At the end of July, 1830, revolution in Paris overthrew Charles X, who was replaced by a constitutional monarchy under the Duke of Orleans with the title Louis Philippe, King of the French. In August, the new king and his two sons paid a visit to Brussels — when the town was holding an exhibition of national industry — blissfully unaware of the revolutionary fever that was growing there.
The Night of the Performance
The story goes that on the evening of the performance the theatre was crowded, and as the action on the stage proceeded, the audience grew more excited. Finally, at the patriotic Act II duet 'Amour sacré de la patrie', the passion boiled over and they rushed out into the street. The ensuing riot started the revolution that led to the establishment in 1831 of an independent, neutral state — the Kingdom of Belgium, led by their first king, Leopold I, of Saxe-Coburg — its neutrality guaranteed by Britain and France.
So here we have an example of how the power of the pen, combined with the passion of music, can bring about real change. Or do we?
Probably not. The story is likely to be as much a piece of fiction as the play acted out on the stage in Auber's opera. The reality was that unemployment was rife among those drawn into the city in search of work and food. After a failed harvest, the new harvest was not yet in and bread prices were soaring.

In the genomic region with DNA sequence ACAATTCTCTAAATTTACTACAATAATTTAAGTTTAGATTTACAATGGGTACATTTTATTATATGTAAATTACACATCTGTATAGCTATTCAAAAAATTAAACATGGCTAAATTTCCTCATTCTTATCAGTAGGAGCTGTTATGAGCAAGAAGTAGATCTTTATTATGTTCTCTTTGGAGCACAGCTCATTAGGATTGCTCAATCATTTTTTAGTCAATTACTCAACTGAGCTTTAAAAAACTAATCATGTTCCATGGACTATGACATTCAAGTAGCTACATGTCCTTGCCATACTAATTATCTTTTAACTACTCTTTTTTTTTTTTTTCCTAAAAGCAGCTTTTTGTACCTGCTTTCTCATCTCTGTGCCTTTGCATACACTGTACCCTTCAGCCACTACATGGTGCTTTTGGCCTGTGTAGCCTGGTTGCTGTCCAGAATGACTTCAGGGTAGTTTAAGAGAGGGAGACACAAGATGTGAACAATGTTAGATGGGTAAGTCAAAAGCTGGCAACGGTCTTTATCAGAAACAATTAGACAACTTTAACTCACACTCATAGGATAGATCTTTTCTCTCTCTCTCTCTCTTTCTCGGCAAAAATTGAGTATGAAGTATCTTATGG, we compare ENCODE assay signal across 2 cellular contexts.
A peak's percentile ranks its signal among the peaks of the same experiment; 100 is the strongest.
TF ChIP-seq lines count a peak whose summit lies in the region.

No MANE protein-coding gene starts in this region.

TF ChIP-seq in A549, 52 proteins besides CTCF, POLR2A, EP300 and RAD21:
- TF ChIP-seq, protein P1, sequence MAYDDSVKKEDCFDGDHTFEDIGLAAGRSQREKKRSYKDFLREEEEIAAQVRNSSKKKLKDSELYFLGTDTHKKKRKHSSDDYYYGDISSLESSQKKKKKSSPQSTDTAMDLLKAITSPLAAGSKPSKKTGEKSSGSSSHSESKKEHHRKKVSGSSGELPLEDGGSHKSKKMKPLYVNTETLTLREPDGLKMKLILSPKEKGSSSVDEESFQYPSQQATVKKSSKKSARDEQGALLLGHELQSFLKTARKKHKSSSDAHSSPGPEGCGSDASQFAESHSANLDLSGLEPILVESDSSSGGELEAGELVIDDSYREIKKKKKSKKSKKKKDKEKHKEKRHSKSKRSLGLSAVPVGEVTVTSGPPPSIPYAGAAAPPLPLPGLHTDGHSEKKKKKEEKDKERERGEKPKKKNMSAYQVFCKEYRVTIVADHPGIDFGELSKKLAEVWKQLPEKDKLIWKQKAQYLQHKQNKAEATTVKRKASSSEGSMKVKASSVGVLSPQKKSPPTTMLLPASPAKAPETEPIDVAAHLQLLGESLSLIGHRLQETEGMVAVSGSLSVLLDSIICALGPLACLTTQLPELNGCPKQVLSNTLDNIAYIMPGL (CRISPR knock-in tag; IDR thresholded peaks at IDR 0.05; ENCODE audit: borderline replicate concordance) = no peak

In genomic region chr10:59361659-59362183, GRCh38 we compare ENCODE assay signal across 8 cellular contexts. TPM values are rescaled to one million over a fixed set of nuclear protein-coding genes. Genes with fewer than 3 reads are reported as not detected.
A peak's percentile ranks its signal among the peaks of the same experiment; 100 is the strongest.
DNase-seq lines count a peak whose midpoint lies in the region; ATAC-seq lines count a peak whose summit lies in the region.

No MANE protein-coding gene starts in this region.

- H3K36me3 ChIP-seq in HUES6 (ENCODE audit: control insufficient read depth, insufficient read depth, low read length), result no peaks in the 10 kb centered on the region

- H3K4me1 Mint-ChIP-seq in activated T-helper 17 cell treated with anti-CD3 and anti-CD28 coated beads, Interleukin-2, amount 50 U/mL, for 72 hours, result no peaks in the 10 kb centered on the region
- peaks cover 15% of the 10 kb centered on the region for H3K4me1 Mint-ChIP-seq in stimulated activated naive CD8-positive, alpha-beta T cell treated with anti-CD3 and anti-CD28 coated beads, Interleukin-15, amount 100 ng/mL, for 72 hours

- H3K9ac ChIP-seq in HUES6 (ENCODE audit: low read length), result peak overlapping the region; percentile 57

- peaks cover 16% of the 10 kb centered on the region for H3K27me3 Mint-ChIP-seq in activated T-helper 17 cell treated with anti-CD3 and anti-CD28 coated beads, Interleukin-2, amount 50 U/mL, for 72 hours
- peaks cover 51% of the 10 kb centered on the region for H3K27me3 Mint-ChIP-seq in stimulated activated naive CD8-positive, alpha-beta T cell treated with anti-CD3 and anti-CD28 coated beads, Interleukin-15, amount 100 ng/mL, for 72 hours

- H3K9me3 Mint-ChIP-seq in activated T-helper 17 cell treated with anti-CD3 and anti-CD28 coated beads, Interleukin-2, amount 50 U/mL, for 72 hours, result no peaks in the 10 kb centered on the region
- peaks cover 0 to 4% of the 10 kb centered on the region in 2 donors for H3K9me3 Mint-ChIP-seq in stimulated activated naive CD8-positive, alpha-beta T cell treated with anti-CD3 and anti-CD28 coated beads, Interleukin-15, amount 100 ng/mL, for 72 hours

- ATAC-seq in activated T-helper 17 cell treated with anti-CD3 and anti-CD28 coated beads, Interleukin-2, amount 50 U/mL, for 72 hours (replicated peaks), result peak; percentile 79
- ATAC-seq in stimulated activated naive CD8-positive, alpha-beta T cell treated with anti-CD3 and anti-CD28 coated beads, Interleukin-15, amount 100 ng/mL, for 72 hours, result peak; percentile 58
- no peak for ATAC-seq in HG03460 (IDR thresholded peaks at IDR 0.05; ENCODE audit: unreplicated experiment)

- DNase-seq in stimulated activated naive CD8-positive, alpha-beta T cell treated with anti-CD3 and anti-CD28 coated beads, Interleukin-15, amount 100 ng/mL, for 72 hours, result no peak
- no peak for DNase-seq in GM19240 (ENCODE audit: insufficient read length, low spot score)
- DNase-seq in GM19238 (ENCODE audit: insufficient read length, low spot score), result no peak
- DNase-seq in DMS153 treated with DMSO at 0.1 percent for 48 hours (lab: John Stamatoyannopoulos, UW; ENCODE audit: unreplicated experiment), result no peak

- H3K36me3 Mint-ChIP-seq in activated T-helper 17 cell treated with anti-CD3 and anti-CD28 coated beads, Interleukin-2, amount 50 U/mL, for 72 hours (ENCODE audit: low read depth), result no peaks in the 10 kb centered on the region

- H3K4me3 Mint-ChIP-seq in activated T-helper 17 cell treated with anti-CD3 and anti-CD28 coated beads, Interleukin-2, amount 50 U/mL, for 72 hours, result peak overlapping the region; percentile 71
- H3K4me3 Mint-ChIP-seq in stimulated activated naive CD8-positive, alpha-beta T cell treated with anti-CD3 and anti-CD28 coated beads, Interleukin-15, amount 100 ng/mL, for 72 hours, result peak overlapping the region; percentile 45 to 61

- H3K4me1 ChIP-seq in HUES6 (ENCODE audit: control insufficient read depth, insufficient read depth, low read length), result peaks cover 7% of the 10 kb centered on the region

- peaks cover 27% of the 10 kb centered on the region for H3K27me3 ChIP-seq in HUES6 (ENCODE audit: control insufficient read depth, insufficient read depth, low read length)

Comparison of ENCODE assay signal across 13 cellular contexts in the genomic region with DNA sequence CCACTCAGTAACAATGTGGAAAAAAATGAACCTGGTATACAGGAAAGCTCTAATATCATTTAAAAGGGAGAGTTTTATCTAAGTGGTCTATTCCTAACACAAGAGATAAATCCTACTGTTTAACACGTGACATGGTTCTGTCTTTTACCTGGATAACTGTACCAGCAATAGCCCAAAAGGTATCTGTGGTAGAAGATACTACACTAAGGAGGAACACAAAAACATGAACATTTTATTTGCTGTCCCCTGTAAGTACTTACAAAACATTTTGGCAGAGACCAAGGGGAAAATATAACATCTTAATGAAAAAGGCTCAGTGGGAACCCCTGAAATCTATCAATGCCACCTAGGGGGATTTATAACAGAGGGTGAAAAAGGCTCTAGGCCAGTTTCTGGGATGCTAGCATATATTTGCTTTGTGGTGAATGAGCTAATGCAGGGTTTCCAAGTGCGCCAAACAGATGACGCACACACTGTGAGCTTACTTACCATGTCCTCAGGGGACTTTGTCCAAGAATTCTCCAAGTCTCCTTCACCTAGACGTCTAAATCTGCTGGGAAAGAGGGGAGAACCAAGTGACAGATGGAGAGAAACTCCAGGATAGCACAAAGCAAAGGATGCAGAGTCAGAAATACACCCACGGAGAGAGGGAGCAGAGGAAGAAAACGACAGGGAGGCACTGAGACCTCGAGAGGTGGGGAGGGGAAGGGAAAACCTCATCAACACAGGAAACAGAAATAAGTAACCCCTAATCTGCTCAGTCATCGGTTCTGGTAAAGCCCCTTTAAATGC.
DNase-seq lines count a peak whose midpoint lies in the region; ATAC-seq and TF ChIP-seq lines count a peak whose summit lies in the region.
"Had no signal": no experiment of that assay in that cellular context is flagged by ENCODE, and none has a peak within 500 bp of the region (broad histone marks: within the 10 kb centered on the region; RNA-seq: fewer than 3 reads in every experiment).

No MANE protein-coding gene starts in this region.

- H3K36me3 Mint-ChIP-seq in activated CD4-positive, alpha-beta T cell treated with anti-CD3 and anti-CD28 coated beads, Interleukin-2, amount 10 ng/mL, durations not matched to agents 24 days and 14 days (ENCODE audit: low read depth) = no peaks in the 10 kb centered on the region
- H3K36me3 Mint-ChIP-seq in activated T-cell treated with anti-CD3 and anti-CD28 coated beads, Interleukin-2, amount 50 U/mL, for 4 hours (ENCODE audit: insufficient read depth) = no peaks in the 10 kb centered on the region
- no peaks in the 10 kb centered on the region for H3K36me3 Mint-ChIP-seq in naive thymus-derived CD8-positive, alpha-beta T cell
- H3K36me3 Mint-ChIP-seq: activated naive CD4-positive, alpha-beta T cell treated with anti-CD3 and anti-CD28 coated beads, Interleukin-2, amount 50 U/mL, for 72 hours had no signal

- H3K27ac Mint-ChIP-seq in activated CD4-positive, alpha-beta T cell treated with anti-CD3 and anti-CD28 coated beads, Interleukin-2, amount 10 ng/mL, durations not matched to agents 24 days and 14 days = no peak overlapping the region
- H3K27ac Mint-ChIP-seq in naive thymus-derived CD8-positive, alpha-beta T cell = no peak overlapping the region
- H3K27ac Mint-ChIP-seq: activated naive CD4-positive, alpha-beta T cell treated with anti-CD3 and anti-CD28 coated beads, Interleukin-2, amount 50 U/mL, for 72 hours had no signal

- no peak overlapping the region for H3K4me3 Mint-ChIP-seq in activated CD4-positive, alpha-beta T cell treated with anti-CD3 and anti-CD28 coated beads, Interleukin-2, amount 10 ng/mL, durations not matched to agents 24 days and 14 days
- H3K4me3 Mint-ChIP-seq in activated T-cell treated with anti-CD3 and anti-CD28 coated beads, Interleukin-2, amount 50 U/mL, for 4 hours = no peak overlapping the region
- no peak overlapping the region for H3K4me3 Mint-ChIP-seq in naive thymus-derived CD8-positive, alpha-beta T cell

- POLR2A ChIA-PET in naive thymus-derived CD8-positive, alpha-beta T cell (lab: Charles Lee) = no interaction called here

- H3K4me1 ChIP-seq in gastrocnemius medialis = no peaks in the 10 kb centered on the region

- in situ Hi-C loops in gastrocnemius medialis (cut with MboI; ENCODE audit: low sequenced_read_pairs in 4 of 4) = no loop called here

Jan Neckers, a Flemish journalist and historian, believes that as the audience left the theatre, a few encountered some of the unemployed who were hanging around the theatre — probably waiting to beg from those leaving — and managed to incite a small number of them to plunder houses belonging to people described as being collaborators of King William. Backed by the French and encouraged by a weak response from the king, what started as a protest soon escalated into a striving for the creation of a new state.
The French-speaking part of the new Belgium gained dominance at the expense of the Dutch-speaking Flemish. Later, they preferred to encourage the myth that the revolution had been started in heroic operatic style by a patriotic opera audience, rather than by the reality of the disadvantaged and unemployed proletariat. Those in the world of opera saw no reason to discredit the story either.
In the years that followed, La Muette de Portici declined in popularity, as operas tend to, and performances were few. In 1980, a new production of the opera was to be given in Brussels. However, on the day of the performance it was discovered that dissident Flemings planned to disrupt the performance, and it was cancelled. In 2005, to celebrate the 175-year anniversary of the founding of Belgium, another performance of La Muette was to take place in Ghent. Once again a disruption was announced by Flemish radicals, but happily a compromise was reached with the police and local authorities, in which the protesters would interrupt the performance for five minutes only and then leave the theatre. As expected, at the start of Amour sacré de la patrie, the protesters sang the Flemish national anthem, chanted their protests and then left as promised.
To return to John Dryden's words: What passion cannot Music raise and quell?